Hvolsvollur, South Region (Suðurland), Iceland

About Arbaejarfoss

Hiking Distance: roadside
Suggested Time:

Date first visited: 2007-07-06
Date last visited: 2007-07-06

Waterfall Latitude: 63.86291
Waterfall Longitude: -20.34311

Waterfall Safety and Common Sense

Arbaejarfoss (Arbæjarfoss; I think is pronounced “AR-bye-yar-foss”) was one of those waterfalls where I wasn’t sure if there was an official way to visit it.

The photograph above was the view we got when we didn’t think we would be trespassing nor we would drive any more dodgier 4wd tracks over sharp rocks.

Arbaejarfoss_003_07062007 - Arbæjarfoss

We thought any other view would’ve required us to go into someone’s yard or to go through a graveyard.

And even to get the view we got above, there was one really scary patch of rocky road full of sharp volcanic rocks.

It made us wonder if we were supposed to have driven there at all instead of just walking.

As for the waterfall itself, it was another wide river-type waterfall, which like the nearby Ægissiðufoss was also on the Ytri-Rangá River.

Such waterfalls seemed to be pretty prevalent in Iceland.

Unfortunately, as you can see from the photos on this page, we were only able to get part of the whole falls as a rock that segmented the river blocked what the other side of the falls would’ve looked like.

Perhaps if there was a better way to view, we would’ve given this one a higher score.


Arbaejarfoss resides in the Southern Region of Iceland near Hella, Iceland. It is administered by the municipality of Rangárþing eystra. For information or inquiries about the general area as well as current conditions, you may want to try visiting their website.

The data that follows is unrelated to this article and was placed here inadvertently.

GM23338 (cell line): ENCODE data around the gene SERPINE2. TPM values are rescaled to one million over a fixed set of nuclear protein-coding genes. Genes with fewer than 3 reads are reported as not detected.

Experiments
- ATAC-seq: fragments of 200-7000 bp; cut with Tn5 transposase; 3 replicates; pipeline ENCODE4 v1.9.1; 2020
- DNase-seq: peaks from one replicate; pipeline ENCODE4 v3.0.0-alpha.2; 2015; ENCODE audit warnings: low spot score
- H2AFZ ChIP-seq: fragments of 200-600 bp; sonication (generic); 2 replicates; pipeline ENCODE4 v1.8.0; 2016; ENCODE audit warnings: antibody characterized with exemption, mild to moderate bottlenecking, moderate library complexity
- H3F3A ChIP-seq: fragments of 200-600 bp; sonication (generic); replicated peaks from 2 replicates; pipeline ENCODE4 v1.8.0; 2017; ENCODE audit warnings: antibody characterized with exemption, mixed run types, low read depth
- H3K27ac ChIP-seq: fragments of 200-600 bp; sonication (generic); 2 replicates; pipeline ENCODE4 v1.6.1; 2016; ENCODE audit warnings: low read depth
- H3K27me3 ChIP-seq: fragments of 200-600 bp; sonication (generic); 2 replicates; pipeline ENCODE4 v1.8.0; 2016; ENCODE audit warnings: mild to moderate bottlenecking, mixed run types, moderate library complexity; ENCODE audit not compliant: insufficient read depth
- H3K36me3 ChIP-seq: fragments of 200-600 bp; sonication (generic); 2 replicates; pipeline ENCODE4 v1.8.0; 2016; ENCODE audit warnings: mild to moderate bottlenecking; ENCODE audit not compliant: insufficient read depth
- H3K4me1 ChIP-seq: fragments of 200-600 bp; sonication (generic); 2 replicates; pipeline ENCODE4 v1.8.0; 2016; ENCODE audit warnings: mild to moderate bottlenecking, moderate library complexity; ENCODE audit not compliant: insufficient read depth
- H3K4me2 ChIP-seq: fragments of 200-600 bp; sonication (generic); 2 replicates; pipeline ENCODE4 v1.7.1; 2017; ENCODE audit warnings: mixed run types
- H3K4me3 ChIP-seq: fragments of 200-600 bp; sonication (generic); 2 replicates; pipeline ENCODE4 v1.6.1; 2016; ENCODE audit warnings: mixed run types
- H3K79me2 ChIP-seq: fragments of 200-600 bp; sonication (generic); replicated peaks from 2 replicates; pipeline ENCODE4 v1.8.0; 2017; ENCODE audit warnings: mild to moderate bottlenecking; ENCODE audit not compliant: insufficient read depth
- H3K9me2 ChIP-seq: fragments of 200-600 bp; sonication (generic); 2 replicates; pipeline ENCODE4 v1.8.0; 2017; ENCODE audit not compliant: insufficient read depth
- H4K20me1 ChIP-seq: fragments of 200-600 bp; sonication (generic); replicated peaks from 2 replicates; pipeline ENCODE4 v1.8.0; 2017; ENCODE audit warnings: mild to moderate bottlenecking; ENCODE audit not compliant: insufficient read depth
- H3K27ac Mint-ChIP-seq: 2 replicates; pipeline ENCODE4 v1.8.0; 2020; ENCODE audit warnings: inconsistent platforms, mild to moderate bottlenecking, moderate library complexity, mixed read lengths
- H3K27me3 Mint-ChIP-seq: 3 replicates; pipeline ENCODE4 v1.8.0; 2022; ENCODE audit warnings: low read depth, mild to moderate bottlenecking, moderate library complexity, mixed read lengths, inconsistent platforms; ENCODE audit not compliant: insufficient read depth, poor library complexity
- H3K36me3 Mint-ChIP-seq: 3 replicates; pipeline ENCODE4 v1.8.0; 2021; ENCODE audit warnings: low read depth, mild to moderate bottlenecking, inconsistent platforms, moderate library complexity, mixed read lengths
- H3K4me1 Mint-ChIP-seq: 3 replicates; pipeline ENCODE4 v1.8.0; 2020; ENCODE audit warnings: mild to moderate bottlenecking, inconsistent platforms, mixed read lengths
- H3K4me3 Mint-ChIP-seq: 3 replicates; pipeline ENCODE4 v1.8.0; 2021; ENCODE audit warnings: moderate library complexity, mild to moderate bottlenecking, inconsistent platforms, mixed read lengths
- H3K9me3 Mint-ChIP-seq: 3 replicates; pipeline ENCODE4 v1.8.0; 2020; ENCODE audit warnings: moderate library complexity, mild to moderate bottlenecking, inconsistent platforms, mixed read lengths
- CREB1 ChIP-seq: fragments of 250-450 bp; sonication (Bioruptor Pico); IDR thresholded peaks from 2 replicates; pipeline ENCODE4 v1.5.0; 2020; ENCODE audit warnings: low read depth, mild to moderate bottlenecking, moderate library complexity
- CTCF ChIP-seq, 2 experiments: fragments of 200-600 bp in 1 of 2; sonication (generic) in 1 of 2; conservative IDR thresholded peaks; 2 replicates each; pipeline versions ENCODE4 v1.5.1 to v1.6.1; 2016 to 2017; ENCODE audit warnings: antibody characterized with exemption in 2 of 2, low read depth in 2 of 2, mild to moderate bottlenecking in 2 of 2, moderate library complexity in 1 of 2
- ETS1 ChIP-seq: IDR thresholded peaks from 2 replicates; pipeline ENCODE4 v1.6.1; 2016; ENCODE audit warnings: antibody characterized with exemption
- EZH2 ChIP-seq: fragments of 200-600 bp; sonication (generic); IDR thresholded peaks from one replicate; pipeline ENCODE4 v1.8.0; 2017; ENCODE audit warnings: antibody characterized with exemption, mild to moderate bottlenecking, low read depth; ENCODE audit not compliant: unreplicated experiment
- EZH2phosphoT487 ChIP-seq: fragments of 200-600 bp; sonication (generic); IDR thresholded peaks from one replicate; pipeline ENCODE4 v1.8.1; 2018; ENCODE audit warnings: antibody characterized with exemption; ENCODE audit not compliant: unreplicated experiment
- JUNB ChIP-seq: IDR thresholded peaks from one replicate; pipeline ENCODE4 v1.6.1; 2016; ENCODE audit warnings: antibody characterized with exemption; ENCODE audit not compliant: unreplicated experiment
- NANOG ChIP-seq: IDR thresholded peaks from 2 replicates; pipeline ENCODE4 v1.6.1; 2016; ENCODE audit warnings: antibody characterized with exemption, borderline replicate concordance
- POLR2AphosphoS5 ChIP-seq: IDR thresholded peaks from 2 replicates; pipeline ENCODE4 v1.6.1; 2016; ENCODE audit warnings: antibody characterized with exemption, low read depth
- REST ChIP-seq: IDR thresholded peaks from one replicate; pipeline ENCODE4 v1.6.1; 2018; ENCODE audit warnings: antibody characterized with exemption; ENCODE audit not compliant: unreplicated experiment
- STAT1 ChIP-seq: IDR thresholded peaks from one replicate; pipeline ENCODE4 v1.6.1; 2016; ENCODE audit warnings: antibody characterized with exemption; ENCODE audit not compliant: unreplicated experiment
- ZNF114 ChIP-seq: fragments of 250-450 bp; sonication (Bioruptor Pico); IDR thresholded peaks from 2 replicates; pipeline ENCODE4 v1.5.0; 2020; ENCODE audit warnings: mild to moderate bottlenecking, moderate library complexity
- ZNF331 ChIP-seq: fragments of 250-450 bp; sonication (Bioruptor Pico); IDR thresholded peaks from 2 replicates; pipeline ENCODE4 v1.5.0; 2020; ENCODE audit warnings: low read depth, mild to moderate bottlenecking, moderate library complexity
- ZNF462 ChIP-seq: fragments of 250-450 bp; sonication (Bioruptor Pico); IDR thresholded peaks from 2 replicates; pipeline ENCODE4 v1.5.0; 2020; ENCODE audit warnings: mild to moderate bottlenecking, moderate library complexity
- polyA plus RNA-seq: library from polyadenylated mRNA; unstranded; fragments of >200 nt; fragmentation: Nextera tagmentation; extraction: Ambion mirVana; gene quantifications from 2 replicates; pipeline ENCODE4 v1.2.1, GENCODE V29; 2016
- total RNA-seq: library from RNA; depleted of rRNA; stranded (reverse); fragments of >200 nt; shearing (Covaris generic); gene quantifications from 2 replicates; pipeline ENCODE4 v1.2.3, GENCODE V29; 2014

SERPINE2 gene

Arbaejarfoss_002_07062007 - Another look at Arbæjarfoss

The approach we took was via a pair of unsigned turnoffs roughly 4km northeast along Route 271 from the Ring Road near the town of Hella.

Then, we followed one of the unsigned turnoffs that became a increasingly rough and rocky 4wd path, where we pretty much went as far as we could before stopping before risking further damage to the rental car.

It was conceivable that there could’ve been other ways to get to the falls that we weren’t aware of, especially since this waterfall wasn’t very well-signed.

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Tagged with: ytri-ranga, hvolsvollur, hella, hekla, selfoss, hlidarendi, saga trail, south region, southern iceland, sudurland, iceland, waterfall

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Johnny Cheng

About Johnny Cheng

Johnny Cheng is the founder of the World of Waterfalls and author of the award-winning A Guide to New Zealand Waterfalls. Over the last 2 decades, he has visited thousands of waterfalls in over 40 countries around the world and nearly 40 states in the USA.
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